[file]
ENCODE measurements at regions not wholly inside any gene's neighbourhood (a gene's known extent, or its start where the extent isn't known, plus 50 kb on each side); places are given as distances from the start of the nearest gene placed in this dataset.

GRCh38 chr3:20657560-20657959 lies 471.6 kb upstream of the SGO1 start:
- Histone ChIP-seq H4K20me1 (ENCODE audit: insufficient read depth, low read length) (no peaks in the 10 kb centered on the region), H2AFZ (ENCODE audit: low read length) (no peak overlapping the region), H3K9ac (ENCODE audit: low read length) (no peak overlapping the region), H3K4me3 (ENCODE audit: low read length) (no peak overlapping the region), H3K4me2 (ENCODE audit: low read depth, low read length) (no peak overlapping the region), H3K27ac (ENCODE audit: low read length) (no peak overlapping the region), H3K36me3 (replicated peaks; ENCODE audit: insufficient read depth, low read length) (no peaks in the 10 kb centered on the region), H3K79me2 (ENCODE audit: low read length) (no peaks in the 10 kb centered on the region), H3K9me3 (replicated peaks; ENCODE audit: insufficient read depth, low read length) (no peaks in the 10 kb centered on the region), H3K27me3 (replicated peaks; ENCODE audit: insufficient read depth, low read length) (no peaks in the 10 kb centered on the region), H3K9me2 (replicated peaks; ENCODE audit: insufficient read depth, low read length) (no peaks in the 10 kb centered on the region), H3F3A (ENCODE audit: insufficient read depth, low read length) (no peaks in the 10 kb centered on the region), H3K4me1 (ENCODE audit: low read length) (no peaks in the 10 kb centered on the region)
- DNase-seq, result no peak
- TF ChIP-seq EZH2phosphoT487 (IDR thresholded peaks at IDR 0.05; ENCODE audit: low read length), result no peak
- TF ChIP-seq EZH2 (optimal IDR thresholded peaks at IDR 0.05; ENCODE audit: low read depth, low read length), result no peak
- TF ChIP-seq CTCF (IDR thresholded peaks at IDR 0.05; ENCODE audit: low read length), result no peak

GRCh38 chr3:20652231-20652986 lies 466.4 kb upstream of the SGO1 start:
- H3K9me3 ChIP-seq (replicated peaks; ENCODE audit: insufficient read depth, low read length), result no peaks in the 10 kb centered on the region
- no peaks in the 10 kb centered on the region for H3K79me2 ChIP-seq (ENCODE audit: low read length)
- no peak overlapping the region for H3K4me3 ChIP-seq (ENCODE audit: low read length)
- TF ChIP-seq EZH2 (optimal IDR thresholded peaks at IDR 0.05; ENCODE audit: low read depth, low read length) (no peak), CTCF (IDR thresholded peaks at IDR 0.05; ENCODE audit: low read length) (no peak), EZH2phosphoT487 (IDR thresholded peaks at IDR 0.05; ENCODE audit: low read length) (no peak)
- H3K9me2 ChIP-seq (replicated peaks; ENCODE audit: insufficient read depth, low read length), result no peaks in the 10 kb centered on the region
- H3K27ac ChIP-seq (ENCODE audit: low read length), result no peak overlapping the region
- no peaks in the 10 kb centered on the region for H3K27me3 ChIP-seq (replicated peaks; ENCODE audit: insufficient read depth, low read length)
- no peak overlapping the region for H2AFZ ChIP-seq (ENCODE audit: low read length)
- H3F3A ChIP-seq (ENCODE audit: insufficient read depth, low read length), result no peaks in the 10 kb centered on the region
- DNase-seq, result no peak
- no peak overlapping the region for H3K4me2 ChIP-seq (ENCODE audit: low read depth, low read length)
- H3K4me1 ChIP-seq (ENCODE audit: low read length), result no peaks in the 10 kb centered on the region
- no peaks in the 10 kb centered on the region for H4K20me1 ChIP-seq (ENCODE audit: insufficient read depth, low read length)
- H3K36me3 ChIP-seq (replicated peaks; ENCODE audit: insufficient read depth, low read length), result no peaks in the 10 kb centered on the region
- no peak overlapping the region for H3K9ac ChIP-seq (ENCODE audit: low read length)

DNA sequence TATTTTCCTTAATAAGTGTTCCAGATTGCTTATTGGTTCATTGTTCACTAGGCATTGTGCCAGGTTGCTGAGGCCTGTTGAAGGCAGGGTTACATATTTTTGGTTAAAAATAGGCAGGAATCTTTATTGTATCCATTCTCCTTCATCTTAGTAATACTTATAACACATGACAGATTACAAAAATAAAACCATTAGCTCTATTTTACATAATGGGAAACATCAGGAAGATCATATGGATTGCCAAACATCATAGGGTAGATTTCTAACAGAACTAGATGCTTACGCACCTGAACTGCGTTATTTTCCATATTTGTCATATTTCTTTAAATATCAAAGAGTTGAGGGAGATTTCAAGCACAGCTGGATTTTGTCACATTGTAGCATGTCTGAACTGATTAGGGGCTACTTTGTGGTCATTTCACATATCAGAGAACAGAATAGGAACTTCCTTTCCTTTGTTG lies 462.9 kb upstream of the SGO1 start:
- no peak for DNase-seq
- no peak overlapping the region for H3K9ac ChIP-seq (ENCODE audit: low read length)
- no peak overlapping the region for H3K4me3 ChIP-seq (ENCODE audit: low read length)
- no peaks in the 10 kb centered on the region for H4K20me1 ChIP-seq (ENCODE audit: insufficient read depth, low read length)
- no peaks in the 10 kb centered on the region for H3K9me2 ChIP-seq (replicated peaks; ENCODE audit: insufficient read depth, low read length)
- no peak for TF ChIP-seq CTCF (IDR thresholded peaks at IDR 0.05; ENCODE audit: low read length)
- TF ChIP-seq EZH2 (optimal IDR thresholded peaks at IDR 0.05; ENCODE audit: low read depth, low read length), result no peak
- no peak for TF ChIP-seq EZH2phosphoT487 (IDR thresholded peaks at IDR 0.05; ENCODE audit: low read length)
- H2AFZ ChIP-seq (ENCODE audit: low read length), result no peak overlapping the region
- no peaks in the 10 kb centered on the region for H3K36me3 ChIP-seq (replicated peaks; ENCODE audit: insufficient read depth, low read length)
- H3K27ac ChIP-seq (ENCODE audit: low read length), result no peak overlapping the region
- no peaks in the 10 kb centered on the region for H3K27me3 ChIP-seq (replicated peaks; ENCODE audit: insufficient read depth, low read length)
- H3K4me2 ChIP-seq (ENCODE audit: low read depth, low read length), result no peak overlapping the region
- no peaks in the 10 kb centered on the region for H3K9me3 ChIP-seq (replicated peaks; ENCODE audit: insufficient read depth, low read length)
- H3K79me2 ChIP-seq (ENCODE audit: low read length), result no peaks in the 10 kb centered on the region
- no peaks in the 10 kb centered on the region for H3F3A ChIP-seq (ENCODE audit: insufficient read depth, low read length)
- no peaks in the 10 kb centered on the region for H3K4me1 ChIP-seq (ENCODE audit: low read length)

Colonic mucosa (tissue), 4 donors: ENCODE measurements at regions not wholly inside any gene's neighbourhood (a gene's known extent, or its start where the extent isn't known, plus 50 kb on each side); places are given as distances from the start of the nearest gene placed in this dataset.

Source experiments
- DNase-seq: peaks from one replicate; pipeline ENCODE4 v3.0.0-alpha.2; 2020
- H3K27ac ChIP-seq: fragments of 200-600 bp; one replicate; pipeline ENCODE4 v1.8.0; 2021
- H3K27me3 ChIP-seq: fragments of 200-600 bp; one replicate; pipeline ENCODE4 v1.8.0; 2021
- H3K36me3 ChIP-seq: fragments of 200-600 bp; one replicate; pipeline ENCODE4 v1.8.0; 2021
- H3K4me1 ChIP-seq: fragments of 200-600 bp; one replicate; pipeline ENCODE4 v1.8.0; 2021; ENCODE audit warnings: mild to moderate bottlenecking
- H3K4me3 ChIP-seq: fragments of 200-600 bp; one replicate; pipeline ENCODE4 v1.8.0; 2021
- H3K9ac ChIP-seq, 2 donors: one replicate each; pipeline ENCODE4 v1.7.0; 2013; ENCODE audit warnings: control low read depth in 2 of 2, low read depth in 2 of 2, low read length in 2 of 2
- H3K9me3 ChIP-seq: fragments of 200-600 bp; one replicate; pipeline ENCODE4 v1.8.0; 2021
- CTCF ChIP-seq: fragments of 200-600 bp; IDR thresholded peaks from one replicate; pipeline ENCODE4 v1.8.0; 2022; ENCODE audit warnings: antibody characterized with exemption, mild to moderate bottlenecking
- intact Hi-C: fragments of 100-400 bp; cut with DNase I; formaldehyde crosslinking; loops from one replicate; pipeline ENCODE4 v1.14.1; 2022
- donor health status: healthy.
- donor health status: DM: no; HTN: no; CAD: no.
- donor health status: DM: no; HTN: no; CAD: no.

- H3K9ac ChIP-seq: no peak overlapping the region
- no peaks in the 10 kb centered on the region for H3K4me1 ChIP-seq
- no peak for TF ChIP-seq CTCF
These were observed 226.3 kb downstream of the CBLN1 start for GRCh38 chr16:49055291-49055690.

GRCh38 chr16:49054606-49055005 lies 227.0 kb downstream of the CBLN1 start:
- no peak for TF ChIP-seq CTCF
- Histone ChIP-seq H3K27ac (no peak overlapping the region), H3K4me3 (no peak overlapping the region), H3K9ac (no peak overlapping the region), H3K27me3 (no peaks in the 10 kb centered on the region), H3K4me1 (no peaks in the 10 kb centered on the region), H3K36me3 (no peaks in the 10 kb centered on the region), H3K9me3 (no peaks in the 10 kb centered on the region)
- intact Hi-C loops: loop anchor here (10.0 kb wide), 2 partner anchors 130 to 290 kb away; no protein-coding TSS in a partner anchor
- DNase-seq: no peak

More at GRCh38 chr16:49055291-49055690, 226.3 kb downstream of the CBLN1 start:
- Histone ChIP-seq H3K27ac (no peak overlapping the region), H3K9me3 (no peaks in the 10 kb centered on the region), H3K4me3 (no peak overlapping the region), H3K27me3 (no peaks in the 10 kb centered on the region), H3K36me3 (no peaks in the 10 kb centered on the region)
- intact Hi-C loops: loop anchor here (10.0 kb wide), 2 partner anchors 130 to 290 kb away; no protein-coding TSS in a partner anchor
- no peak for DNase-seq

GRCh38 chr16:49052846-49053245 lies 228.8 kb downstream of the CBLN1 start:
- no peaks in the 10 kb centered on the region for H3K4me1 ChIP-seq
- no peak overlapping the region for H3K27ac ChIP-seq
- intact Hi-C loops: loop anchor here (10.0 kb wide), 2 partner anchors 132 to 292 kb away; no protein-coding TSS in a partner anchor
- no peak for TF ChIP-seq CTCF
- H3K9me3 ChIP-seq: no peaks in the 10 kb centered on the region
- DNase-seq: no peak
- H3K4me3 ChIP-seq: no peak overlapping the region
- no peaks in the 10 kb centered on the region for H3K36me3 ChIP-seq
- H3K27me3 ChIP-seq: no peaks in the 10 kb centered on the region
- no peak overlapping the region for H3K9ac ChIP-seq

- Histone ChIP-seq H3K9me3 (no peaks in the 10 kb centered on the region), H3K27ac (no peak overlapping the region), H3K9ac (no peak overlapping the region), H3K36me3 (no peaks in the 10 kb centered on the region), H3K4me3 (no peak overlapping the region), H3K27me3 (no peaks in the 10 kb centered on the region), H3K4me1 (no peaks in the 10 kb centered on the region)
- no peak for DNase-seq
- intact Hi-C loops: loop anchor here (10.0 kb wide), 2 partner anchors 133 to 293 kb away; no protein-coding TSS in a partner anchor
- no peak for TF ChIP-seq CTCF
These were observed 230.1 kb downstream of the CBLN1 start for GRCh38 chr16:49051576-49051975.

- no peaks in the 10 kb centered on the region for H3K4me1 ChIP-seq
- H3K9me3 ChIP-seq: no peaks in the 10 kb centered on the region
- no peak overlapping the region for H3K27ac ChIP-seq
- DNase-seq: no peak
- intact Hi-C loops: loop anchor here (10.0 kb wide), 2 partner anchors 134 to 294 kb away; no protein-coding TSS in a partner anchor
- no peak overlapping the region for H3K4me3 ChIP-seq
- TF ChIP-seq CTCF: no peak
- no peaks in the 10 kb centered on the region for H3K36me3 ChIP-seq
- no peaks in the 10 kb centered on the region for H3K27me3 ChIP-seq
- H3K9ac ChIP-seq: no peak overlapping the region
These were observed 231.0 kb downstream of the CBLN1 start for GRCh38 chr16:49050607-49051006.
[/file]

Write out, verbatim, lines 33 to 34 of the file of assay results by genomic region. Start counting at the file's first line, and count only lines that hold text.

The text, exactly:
- H2AFZ ChIP-seq (ENCODE audit: low read length), result no peak overlapping the region
- no peaks in the 10 kb centered on the region for H3K36me3 ChIP-seq (replicated peaks; ENCODE audit: insufficient read depth, low read length)